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Beware the winner’s curse

The one with more firepower will control RHB Cap

IF top bankers Datuk Seri Nazir Razak and Datuk Seri Abdul Wahid Omar had their way, theyd like you to believe that walking away from the takeover contest for RHB Capital Bhd, which is promising to get rough, is as easy as, well, a cakewalk. But were not that gullible and surely, it cant possibly be.

Public display of gallantry aside, who can resist the heightened desirability of a bride that is being courted by a rival in the race for scale?

This weekend, both Malayan Banking Bhds Wahid and CIMB Group Holdings Bhds Nazir, with their coterie of highly-paid and skilled advisers and lawyers will huddle together in their respective corporate suites, to ponder and pore over a single question how badly do they want RHB Capital Bhd? Indeed, it was a question both were lulled into believing they had already answered even as they were putting the finishing touches to their bids. But not anymore.

The sale of a 25% stake in RHB Cap by Abu Dhabi Commercial Bhd (ADCB) to sibling Aabar Investments PJSC (both are sovereign-controlled) signed and proclaimed late Friday with the pomp and presence of the respective countrys top officials, is set to test just how much Maybank and CIMB really want (or need) the countrys fifth largest bank.

Like it or not, the transaction sealed at 2.25 times the book value of RHB Cap or RM10.80 per share sets an indicative price for the banking giants takeover attempt of RHB Cap, a price tag thats higher than what they may have originally planned to plonk on the table. Based on analysts take, it may even border on pricey. Hong Leong Bank Bhd recently completed its takeover of EON Capital Bhd at 1.4 times book. If you say thats a different and smaller entity, then chew on this the industrys historical average banking merger acquisitions stands at 1.8 times price to book.

But there are precedents that dont swing too far off the mark. In 2008, ADCB acquired the block from EPF in RHB Cap at 2.2x book. In 2006, CIMB wrested control of Southern Bank Bhd at 2.2x book. In 2007, Bank of Tokyo-Mitsubishi scooped up a 4.5% stake in Bumiputra Commerce Holdings Bhd at 3.1x book.

That throws up the over RM20bil question would Maybank or CIMB pay top dollar for an entity that they dwarf several times over in terms of financial profile and domestic franchise?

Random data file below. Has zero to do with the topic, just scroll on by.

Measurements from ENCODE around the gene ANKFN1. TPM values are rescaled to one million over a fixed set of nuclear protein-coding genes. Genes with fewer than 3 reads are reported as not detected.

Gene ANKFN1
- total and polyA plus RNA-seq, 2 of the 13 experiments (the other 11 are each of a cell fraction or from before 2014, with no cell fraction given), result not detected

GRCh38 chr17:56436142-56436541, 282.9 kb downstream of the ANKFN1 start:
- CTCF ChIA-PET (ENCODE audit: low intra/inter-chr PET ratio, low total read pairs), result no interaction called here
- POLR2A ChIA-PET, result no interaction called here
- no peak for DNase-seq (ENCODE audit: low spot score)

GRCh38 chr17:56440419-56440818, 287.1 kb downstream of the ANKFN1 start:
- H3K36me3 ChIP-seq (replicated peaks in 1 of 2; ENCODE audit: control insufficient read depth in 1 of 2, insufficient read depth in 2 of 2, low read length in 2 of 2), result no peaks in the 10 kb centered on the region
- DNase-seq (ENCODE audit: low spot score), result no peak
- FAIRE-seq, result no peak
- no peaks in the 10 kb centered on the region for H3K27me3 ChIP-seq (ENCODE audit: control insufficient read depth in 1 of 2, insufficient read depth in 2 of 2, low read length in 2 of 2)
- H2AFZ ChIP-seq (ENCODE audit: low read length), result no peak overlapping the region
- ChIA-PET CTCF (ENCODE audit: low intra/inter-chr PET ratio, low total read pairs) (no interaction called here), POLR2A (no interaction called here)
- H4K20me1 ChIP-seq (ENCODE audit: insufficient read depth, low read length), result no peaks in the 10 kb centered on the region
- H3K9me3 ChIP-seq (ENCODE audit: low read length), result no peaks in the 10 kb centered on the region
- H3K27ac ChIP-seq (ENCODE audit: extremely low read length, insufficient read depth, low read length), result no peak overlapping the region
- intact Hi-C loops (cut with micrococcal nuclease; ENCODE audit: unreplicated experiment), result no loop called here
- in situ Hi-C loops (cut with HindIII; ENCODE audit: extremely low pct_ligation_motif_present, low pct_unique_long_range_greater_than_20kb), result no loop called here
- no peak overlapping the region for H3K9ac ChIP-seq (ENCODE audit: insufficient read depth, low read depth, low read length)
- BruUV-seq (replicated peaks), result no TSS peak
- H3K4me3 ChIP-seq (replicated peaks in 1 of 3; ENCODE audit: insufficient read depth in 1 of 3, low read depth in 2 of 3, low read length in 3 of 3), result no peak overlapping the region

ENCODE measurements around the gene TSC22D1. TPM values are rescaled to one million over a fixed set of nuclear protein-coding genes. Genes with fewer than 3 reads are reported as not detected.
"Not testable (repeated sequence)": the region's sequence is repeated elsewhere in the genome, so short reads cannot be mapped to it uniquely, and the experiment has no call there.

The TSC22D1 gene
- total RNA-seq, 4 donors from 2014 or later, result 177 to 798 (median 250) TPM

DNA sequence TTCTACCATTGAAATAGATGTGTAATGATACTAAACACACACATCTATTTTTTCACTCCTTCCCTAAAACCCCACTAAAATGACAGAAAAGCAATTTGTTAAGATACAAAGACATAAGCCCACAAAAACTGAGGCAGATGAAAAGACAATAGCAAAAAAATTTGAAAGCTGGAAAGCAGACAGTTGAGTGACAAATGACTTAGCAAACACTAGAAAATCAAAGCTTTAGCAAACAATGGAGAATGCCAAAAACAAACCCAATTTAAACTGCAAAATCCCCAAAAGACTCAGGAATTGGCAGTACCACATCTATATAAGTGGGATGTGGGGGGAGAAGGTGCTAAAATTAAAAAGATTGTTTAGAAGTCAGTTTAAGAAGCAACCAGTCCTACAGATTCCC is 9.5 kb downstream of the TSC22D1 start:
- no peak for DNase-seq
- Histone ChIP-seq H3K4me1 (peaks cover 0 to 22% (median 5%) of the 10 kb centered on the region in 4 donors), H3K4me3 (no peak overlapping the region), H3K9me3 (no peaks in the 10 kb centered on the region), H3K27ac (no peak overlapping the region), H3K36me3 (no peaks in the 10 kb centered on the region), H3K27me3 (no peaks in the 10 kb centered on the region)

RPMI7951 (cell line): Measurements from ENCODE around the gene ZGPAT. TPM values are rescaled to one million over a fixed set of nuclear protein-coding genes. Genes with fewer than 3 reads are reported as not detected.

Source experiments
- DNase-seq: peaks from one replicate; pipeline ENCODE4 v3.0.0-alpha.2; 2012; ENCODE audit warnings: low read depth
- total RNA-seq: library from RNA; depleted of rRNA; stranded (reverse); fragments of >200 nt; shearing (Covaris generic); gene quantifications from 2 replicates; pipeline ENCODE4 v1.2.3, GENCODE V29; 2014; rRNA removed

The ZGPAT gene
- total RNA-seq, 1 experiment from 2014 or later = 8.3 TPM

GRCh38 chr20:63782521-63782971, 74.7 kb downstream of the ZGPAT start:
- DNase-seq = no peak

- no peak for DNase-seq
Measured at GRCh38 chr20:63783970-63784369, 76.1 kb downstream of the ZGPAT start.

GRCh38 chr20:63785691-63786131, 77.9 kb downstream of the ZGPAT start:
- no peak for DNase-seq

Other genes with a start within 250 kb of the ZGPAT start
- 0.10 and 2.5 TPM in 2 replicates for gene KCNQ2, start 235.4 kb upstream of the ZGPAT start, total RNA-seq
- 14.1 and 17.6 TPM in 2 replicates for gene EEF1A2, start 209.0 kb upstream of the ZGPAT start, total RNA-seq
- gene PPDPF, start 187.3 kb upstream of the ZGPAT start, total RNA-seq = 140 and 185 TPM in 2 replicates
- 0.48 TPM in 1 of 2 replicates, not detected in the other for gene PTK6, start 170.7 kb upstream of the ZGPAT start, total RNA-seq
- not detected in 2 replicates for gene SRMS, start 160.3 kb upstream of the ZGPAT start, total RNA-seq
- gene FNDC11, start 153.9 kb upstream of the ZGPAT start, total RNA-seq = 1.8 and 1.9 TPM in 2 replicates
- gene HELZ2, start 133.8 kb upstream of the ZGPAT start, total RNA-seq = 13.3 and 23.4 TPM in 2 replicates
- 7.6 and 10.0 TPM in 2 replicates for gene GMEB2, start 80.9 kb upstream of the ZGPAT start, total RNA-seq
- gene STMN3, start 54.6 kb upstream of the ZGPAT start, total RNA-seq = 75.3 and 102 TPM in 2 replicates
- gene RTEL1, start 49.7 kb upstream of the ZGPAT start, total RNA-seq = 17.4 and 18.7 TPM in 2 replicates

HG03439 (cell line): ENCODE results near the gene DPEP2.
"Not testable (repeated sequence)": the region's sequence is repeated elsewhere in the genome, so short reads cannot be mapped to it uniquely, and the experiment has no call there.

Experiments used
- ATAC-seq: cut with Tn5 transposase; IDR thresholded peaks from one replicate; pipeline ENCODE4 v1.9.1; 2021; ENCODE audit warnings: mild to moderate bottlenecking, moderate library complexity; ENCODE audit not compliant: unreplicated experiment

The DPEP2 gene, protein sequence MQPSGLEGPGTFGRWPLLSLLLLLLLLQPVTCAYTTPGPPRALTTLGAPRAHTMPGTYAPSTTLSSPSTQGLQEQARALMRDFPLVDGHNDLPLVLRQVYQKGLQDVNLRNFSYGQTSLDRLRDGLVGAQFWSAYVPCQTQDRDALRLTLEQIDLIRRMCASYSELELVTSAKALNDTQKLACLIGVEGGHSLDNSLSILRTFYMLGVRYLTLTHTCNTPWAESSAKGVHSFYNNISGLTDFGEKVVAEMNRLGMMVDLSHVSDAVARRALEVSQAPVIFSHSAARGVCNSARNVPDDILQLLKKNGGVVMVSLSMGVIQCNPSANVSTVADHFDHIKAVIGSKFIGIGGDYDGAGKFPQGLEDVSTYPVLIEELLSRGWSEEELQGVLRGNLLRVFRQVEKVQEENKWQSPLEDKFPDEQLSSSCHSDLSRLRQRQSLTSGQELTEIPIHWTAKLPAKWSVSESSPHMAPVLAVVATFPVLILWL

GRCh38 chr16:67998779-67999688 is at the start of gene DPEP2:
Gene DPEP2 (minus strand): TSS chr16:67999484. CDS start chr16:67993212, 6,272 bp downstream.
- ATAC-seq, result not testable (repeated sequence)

Now answer this would you construe the recent left-to-right hand asset sale between ADCB and Aabar an arms-length transaction? Probably not (unless one is a maestro at the agility-challenged Twister game!) (An arms-length deal involves independent parties attempting to get the best deal possible in their own self interest).

On two counts, the cap may not fit. First, ADCB and Aabar are owned by the Abu Dhabi government. Second, ADCB was divesting its stake in RHB Cap as it potentially faces capital adequacy issues in light of the onerous Basel III global banking rules. So, one could construe that if the transaction involved an arbitrary third party, it could have been conducted differently.

That being the case, should the price of this transaction be deemed an indicative price for Maybank and CIMBs takeover of RHB Cap? No doubt, the stakeholders of RHB Cap including the EPF would like to think so. But is that wishful thinking?

On a stand alone basis, there could be much to be excited over Aabars entry into RHB Cap. The fund, together with its owner the International Petroleum Investment Co, owns assets in excess of US$100bil. It is also the largest shareholder in Daimler Chrysler and was also one of the largest cornerstone investors recently in the worlds largest Initial Public Offering of Glencore. But that becomes less excitable when taken in the context of the potential merger as Aabars interest could dilute to some 5% post merger in the enlarged entity.

The onus of deciding whats a fair price for RHB Cap ultimately rests squarely on the boards of RHB Cap, Maybank and CIMB. As major shareholders, both EPF and Aabar have a crucial hand to play in closing the deal. Herein lies the crux Aabar is very unlikely to accept a deal, cash or shares, which effectively values its newly-acquired stake in RHB Cap at a lower price. Conversely, if the suitors walk, RHB Caps share price which has been puffed up on the back of the takeover bids, could lose much ground. (It closed the week at RM9.75). That may be a tad hard to swallow for a deal that had only just received the tacit approval of officialdom.